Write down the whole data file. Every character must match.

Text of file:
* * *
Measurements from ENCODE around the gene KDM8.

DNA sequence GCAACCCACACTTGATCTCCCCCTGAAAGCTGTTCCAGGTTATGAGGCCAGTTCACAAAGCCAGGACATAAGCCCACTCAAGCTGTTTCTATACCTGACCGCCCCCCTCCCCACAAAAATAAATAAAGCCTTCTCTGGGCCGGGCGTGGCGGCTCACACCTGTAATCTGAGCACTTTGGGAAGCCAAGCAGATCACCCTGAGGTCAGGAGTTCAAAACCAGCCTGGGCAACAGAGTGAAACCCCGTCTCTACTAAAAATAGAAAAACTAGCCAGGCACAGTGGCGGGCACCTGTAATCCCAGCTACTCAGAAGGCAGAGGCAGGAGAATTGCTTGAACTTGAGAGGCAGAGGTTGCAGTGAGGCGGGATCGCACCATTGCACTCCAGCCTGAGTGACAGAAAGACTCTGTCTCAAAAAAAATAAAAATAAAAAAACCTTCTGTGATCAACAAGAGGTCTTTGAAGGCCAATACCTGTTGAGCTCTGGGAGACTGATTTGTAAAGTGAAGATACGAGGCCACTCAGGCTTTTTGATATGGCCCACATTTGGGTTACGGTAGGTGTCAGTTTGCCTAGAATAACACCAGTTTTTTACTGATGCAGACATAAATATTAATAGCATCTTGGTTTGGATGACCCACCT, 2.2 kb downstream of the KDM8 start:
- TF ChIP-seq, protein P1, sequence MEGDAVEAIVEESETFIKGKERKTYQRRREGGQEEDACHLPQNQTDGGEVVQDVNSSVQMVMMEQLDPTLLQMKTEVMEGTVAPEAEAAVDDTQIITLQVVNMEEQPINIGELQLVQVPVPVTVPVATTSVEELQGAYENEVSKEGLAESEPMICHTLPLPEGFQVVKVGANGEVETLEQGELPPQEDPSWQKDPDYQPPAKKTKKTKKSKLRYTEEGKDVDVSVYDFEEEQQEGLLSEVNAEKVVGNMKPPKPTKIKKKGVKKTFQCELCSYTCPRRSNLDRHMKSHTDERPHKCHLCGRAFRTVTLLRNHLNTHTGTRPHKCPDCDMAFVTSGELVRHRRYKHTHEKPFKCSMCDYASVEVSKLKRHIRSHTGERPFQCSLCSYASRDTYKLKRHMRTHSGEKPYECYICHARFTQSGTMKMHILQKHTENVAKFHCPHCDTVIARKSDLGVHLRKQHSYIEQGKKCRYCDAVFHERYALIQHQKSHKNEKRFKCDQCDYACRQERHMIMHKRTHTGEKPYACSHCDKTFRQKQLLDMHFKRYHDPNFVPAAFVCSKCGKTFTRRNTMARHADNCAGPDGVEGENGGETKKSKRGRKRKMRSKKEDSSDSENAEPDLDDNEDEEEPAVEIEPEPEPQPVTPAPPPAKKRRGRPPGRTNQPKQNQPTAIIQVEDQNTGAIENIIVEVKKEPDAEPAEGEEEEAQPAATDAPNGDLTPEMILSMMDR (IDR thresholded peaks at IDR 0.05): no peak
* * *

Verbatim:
Measurements from ENCODE around the gene KDM8.

DNA sequence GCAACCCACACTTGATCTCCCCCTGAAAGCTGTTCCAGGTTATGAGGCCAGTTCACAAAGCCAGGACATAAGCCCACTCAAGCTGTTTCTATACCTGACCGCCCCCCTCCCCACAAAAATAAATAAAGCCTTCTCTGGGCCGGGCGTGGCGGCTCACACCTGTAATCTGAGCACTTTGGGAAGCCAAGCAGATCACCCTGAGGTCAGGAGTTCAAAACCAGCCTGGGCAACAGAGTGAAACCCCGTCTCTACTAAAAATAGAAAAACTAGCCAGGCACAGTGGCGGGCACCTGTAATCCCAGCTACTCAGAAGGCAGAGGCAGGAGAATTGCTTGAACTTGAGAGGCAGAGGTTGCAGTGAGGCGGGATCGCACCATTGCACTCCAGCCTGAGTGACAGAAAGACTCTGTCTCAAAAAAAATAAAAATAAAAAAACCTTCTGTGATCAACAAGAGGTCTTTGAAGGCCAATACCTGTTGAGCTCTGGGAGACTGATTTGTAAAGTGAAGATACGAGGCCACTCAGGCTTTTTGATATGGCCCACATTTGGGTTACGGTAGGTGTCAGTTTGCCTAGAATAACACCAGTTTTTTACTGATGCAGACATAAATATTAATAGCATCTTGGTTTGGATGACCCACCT, 2.2 kb downstream of the KDM8 start:
- TF ChIP-seq, protein P1, sequence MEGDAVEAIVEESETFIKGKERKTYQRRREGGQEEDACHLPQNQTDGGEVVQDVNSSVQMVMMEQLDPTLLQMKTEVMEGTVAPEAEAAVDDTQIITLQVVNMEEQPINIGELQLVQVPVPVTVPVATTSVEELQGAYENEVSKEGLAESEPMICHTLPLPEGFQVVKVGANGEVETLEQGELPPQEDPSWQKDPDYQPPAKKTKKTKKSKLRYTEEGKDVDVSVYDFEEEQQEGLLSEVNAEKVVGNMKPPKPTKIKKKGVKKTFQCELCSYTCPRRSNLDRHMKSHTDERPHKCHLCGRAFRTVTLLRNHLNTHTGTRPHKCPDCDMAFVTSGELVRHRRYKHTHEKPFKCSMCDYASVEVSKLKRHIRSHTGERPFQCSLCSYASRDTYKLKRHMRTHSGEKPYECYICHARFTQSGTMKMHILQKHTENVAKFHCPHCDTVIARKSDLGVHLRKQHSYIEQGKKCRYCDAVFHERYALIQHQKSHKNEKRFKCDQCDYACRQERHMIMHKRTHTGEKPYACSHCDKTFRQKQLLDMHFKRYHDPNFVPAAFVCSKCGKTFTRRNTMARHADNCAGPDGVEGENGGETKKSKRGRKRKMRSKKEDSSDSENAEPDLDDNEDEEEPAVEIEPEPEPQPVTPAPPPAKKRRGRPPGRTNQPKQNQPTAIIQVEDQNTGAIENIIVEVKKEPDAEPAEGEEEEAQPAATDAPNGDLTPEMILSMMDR (IDR thresholded peaks at IDR 0.05): no peak